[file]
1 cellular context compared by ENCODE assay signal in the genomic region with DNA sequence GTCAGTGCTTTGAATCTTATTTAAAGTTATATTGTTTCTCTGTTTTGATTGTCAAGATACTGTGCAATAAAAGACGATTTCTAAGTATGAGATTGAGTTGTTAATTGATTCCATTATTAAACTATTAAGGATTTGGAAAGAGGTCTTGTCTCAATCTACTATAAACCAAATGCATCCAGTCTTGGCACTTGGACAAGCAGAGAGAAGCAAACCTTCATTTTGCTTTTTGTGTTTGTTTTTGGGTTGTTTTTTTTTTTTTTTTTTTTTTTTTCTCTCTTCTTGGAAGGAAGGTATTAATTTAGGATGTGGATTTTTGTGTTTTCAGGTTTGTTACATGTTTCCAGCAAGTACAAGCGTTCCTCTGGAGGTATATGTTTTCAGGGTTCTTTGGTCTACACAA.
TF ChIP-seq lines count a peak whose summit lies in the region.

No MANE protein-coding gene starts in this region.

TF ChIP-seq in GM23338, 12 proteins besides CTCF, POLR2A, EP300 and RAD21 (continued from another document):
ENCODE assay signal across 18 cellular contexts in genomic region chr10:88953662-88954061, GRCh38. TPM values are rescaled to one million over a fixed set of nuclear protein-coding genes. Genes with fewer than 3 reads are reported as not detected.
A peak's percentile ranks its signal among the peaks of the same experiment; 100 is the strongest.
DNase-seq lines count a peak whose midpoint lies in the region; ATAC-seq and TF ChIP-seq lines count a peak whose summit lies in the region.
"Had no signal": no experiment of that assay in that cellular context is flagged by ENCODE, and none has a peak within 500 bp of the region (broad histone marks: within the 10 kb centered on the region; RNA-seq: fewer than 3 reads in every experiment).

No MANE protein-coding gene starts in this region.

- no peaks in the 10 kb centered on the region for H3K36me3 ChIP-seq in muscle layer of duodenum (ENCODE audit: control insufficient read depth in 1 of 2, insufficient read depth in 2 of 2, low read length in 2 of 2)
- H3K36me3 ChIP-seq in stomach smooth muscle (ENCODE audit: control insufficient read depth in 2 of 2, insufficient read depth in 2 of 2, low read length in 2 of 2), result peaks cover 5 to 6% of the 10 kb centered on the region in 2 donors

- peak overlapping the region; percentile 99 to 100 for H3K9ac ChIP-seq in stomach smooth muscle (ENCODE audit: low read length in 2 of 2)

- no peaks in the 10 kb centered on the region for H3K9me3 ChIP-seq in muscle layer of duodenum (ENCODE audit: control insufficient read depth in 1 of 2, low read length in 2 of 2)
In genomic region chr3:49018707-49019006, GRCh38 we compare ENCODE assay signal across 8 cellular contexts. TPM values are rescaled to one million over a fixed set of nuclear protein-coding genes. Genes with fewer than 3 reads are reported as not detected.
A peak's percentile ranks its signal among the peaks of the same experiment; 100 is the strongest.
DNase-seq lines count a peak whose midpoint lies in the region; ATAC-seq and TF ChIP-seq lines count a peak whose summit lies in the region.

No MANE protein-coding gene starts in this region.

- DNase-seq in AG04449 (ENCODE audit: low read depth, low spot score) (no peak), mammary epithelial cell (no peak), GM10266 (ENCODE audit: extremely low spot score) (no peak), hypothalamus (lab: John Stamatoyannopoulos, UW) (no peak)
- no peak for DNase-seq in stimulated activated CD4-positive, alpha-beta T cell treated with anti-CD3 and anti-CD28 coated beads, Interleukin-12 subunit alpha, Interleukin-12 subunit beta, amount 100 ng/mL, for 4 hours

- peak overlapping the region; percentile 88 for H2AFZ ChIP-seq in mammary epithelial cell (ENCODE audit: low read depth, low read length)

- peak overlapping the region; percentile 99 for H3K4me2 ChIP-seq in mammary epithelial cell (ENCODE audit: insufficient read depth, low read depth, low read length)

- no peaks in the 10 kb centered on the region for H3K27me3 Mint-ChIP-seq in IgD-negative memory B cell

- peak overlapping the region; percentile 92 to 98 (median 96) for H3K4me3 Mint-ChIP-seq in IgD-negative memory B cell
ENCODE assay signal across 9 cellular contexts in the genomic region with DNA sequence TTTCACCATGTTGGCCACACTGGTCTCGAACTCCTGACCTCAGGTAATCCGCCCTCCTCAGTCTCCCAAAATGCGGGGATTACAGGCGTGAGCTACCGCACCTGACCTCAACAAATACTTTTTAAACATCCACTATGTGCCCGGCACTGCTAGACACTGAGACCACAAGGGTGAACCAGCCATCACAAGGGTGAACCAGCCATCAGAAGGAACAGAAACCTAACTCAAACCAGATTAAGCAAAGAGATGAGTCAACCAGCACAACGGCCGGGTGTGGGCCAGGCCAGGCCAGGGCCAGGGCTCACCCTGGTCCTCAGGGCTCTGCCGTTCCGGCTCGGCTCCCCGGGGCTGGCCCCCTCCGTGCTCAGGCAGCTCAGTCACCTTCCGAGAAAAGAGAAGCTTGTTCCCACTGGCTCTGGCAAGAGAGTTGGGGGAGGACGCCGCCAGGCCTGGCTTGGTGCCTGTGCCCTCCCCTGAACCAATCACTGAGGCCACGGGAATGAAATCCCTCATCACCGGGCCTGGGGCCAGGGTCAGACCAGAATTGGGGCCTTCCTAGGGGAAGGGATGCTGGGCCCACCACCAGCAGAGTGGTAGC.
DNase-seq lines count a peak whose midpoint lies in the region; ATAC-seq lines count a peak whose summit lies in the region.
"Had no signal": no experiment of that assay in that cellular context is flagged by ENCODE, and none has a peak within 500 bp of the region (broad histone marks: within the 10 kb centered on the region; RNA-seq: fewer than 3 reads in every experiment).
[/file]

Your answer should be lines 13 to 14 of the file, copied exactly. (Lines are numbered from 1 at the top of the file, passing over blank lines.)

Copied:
- no peaks in the 10 kb centered on the region for H3K9me3 ChIP-seq in muscle layer of duodenum (ENCODE audit: control insufficient read depth in 1 of 2, low read length in 2 of 2)
In genomic region chr3:49018707-49019006, GRCh38 we compare ENCODE assay signal across 8 cellular contexts. TPM values are rescaled to one million over a fixed set of nuclear protein-coding genes. Genes with fewer than 3 reads are reported as not detected.